This guy does a pretty good number on the corporate state from a conservative-libertarian perspective.
We’re in the process of changing over to a new web server and are experiencing the predictable technical difficulties. Be patient. We’ll be back in business soon enough.
During the reign of George W. Bush, I generally argued that the foundational issues for the construction of a genuine resistance movement in the USA should be the growth of the police state and the increasingly aggressive nature of American foreign policy, and that the primary method of resistance should be, at least in the long run, secession by regions and communities. I based this view in large part on the fact that over 400 American localities had issued resolutions denouncing both the war in Iraq and the provisions of the Patriot Act. Further, towards the end of the reign of Bush, there was a proliferation of blogs, websites, and local groups oriented towards the prospect of secession. At least three dozen such efforts were in operation at one time.
Two years into the Age of Obama, it appears that such efforts have either stagnated or dried up completely. For instance, a North American secessionist conference was held three years in a row between 2006-2008, but no new conferences have been held since Obama has ascended to power. Likewise, the Second Vermont Republic, by far the best organized of any present regionalist movement, fielded a secessionist gubernatorial candidate in the election of 2010, with their candidate receiving only less than one percent of the vote. Furthermore, the antiwar movement which was already quite pale during the Bush years, has nearly completely disappeared, and the Obama regime has continued the police state policies of the Bush era with very little challenge. As Justin Raimondo observes, the reasons for this shift can be explained in two words: The Left. The antiwar or anti-Patriot Act left was always more motivated by opposition to Bush or opposition to the Republicans than by opposition to imperialism or police statism themselves. As John Whitehead explains:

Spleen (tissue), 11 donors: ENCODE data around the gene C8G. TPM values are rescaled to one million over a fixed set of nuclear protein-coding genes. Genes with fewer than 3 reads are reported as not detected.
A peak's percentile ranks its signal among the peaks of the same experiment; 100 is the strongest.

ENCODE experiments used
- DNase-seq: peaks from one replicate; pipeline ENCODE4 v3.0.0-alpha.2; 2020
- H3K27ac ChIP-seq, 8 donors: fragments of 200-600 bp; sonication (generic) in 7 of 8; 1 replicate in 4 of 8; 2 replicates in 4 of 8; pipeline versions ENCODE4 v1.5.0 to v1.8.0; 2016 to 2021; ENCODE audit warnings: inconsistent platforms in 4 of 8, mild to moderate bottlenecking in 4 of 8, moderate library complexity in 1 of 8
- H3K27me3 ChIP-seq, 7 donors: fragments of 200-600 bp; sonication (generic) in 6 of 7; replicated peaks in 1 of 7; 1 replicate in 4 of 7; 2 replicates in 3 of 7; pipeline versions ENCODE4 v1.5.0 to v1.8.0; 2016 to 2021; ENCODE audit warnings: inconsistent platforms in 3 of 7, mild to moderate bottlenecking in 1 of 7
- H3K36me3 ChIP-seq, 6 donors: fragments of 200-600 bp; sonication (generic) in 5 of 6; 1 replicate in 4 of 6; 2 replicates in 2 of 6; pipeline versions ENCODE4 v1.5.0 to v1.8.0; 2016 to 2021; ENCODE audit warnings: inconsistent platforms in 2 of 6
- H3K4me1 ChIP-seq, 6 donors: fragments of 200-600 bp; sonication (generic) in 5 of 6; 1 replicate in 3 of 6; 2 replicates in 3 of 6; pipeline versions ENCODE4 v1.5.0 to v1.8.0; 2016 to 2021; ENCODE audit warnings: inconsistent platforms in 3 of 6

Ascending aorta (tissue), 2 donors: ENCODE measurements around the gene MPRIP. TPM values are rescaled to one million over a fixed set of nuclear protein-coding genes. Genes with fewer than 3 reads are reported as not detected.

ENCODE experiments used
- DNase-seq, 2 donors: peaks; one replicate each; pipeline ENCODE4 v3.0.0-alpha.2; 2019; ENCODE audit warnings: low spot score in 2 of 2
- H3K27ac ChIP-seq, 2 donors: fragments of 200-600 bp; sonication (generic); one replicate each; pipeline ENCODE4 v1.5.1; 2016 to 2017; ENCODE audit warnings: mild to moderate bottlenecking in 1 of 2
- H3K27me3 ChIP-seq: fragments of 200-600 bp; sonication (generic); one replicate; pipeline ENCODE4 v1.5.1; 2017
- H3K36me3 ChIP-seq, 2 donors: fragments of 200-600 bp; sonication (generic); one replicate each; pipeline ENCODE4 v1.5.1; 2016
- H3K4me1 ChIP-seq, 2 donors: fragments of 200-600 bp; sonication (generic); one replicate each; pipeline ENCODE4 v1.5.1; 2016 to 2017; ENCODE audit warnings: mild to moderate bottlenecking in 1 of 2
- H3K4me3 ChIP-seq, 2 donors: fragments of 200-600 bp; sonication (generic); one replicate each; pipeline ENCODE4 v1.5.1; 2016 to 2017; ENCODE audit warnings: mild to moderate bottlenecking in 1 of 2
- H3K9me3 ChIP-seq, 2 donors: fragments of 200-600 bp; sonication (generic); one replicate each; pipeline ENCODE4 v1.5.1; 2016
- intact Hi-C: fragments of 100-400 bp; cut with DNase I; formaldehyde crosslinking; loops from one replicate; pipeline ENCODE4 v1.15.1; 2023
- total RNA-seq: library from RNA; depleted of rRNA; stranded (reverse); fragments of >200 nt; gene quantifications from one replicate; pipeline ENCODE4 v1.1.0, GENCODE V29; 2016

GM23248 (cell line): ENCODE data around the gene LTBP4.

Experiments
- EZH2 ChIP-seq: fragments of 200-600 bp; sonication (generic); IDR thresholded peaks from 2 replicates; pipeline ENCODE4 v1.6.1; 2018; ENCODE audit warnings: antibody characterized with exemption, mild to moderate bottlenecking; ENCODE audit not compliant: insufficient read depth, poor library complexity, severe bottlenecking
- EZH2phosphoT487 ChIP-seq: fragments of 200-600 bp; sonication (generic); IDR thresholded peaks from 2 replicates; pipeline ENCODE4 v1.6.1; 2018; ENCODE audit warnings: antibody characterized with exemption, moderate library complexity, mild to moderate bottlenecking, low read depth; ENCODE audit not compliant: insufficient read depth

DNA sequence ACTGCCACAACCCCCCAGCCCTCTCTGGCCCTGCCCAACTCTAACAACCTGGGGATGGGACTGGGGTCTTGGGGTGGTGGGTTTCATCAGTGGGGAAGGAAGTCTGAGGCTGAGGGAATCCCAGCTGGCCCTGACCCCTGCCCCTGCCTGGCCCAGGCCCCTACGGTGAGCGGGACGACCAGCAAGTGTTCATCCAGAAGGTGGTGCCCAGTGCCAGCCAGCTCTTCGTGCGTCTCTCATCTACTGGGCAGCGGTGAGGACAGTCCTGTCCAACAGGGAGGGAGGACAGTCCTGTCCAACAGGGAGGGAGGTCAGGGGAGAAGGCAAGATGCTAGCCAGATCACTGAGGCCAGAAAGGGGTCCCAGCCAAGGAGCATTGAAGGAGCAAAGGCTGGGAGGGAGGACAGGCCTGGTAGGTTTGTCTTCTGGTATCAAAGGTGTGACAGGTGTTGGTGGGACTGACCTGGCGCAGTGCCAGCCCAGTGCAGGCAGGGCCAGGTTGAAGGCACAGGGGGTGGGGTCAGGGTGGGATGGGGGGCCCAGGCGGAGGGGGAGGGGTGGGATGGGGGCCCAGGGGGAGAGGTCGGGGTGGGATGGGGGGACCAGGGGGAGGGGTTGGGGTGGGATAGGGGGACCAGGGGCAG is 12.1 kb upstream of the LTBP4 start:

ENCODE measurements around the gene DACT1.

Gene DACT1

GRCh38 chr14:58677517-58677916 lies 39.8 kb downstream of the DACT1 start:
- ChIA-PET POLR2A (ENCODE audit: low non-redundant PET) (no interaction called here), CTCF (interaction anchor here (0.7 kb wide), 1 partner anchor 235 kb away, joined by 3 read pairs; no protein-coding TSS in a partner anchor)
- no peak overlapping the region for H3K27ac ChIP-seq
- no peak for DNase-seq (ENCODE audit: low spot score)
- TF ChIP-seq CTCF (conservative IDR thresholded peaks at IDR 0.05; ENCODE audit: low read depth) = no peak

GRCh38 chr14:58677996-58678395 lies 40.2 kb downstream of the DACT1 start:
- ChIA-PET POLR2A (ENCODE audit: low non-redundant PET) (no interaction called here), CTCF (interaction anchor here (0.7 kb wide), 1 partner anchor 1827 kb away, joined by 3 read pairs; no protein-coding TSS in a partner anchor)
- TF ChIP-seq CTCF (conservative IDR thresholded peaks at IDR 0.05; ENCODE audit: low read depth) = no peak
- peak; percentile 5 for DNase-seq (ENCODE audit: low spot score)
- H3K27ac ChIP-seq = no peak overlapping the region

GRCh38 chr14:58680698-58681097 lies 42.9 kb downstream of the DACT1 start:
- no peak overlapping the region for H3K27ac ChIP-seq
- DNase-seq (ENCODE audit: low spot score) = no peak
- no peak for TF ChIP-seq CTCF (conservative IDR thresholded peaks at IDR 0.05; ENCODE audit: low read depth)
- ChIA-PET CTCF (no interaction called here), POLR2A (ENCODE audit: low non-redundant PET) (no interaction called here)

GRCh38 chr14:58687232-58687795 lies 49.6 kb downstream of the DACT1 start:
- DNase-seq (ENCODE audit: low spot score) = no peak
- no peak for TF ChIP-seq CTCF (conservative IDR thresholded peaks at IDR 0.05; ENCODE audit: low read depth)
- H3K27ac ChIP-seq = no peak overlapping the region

Unfortunately,even many of those civil libertarians who took Bush to task and vocally criticized his civil liberties abuses have been virtually silent in face of President Obama’s continuation of Bush programs that undermine the Bill of Rights. For example, The Public Record, a nonprofit news organization based in California, asked prominent civil and human rights leaders “to explain their relatively passive position on the renewal of the Patriot Act. Most did not respond. One who did requested that his name not be used because he is still hoping to energize some of the silent voices.” Here’s what he had to say:
Many of my colleagues have just given up on the Patriot Act, either expressly or implicitly (in terms of the mindshare, energy, and resources dedicated to the issue). They don’t seem to understand or recall just how foundational this supposedly ‘emergency’ law was in setting the stage for the infringements that came later. Sheer exhaustion plays a role, but the fact that it’s been nearly a decade means that generational change is even starting to have an impact, as have all the other irons in the fire – so many other traumatizing events have come up to distract and rightfully demand attention (torture, even broader surveillance, illegal war, assassinations), and a corrosive new so-called realism (cynicism, actually) about the politics of terrorism and the complicity of our fear-driven media and political class, combined of course with a reluctance to undermine our first black president and whatever incremental progressive achievements he can make. So the situation’s pretty bleak out there, and will only turn around, in my view, if there is much greater bottom-up, local, and peer-to-peer, community-to-community activism.